I did a 30-second preview, and was pleased with the results. M13 was a mite small, but not too small. At f/7 with the 80mm, we was only at 560mm, considerably shorter than my accustomed 1400 mm with the Edge 800 at f/7. The stars looked excellent to the very frame edge thanks to the Hotech flattener. I probably don’t have it quite at the correct spacing, but the results were still mucho better than without. I will hunt around and see if I can find a short extension ring before the next run to put the camera a little closer to optimum spacing with the flattener. In short, I was thrilled with the Hotech.

Time to get started, beginning with M13. From the look of the preview frame, it seemed to me 30-second subframes would get it, so I instructed Nebulosity to take 15 of ‘em with the Canon 60D. I hit the “go” button, and wandered off to see what my mates were up to. Since I’d told the camera to take internal dark frames (with an uncooled camera, it is good to take your darks immediately after the lights), completing the sequence would require 15-minutes rather than 7.5-minutes.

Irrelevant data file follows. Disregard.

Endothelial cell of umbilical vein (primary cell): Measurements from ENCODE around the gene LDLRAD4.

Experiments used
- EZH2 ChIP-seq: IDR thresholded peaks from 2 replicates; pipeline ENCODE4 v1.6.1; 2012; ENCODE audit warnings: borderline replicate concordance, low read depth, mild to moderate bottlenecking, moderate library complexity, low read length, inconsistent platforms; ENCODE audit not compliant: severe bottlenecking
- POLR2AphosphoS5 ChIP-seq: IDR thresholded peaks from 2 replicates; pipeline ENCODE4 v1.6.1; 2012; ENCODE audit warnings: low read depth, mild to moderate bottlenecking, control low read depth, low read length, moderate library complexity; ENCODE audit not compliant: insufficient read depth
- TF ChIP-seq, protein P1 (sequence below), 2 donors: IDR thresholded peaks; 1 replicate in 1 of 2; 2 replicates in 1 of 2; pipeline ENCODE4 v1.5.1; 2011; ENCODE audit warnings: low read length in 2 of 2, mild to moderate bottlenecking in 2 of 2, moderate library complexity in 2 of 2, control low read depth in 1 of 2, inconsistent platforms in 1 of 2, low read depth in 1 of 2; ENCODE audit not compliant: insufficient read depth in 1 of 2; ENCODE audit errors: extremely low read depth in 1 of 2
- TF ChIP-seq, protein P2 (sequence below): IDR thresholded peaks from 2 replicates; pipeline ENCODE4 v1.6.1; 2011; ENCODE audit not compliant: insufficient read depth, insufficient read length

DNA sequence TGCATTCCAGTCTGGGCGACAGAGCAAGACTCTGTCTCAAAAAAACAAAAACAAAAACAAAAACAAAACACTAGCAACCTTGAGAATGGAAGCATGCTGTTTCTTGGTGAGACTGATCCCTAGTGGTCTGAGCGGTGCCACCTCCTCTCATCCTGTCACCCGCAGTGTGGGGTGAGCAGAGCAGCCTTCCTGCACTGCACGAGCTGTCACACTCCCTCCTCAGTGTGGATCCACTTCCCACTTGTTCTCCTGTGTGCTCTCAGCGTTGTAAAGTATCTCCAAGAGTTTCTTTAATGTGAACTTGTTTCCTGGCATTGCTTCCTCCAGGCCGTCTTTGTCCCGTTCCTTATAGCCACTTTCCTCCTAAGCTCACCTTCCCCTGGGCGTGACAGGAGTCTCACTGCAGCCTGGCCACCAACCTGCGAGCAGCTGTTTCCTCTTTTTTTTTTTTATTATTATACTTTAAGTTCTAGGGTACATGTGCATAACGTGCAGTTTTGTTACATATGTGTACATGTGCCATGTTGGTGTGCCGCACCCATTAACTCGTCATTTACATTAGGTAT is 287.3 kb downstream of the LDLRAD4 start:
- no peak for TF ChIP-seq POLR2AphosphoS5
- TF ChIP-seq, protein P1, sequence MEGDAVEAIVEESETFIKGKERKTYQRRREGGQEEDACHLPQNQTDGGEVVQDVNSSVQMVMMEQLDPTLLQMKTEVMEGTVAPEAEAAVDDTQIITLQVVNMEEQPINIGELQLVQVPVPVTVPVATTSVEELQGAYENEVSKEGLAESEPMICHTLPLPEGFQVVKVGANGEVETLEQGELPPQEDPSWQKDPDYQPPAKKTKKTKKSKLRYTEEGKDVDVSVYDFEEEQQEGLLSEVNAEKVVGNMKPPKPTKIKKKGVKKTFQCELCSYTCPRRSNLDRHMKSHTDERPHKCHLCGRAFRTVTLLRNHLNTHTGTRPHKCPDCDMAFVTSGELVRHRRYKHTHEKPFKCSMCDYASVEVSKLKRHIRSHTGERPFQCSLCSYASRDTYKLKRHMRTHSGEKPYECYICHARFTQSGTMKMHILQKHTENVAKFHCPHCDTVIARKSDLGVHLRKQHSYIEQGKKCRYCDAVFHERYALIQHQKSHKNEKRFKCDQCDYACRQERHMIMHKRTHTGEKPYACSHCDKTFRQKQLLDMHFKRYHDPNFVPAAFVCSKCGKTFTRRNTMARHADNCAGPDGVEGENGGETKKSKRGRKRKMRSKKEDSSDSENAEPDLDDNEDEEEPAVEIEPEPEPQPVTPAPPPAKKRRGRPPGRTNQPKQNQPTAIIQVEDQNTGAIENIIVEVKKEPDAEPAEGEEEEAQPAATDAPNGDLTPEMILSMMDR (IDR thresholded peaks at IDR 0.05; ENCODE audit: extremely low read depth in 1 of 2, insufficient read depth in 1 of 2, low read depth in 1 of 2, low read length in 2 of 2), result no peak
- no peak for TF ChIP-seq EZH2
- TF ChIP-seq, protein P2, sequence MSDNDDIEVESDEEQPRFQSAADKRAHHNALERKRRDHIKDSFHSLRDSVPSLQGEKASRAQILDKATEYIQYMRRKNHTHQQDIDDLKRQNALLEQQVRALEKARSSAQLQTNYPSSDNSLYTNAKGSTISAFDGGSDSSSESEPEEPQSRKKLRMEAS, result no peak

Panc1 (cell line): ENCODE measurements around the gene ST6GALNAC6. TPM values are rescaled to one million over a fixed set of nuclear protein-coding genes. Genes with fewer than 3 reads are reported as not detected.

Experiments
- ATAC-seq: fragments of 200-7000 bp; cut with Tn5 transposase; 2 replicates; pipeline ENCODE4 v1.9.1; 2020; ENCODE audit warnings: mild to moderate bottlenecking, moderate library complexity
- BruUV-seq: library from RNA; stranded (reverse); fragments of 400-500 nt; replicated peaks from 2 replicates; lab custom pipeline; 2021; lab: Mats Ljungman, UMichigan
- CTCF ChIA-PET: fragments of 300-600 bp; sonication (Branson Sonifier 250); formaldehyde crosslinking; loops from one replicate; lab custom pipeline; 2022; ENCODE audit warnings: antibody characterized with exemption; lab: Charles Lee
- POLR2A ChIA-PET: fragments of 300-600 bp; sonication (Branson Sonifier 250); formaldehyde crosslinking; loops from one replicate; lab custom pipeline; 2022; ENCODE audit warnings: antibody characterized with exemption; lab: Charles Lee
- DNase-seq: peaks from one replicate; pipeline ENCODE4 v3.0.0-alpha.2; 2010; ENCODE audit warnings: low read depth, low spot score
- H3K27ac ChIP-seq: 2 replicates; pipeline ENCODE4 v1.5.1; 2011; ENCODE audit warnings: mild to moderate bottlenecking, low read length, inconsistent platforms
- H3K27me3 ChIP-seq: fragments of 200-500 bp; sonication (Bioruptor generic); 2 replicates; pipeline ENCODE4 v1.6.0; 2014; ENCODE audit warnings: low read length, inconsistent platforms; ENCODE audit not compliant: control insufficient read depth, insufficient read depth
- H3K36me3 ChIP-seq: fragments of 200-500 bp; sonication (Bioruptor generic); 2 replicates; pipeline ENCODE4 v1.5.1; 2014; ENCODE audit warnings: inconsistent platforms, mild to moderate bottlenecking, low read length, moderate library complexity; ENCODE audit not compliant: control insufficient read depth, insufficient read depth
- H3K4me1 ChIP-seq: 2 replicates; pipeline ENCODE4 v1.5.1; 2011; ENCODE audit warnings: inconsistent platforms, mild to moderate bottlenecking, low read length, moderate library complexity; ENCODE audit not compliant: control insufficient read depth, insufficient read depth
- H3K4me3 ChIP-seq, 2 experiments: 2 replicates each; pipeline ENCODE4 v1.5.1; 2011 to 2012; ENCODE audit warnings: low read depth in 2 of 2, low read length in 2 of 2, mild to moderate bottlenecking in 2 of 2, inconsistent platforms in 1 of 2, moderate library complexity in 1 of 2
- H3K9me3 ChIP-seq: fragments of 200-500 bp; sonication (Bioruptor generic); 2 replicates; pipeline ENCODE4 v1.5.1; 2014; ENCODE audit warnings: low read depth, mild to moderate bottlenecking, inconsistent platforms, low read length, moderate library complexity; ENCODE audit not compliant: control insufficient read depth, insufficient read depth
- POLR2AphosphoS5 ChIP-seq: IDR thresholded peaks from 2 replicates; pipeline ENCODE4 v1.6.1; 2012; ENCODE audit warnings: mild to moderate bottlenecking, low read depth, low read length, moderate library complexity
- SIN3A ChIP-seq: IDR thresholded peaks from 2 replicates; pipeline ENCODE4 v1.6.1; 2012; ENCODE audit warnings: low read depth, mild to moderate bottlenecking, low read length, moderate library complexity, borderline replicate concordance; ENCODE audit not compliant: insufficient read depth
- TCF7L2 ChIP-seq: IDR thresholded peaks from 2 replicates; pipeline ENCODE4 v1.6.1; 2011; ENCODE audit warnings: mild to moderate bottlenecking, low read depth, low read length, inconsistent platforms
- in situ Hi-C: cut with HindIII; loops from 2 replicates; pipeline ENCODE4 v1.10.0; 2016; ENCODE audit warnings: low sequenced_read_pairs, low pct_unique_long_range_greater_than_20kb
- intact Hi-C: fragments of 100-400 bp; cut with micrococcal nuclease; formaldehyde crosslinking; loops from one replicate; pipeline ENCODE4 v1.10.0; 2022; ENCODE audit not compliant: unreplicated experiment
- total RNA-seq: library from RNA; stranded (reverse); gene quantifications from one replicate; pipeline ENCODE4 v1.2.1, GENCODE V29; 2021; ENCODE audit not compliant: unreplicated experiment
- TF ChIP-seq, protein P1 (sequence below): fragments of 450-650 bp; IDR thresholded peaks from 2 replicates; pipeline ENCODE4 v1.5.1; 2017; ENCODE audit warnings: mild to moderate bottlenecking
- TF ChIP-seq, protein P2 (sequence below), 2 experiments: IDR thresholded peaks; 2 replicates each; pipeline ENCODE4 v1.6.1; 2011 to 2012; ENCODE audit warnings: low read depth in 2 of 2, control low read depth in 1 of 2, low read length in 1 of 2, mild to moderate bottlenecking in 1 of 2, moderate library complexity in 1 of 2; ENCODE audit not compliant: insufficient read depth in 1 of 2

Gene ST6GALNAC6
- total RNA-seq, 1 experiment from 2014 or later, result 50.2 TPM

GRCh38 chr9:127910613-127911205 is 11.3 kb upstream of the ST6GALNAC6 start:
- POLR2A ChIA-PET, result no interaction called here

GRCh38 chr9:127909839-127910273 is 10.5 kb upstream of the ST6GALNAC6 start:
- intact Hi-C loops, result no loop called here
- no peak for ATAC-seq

What was going on with The Bubbas? What was going on was M57. It looked so good in good buddy Ken's 10-inch Orion/Synta goto Dob—I thought I almost glimpsed the central star at high power—that I asked Taras if he'd send his 15-incher over that  way.

At first, the elusive central star was no-joy, even at 450x, but, suddenly, as I stared, that pesky star winked in. I couldn’t hold it, but at powers from about 450x to 500x, it would make an occasional appearance. Averted imagination? For once, I don’t think so. Max and Taras also saw it. Which is damned good. While I’ve spotted it with my 12.5-inch a time or two, it is often invisible in a 25-inch. What helped? The clear skies were good, but I suspect the main things were that the Ring was close to zenith and that the steady seeing allowed the image to sit rock solid in the eyepiece. At 500x.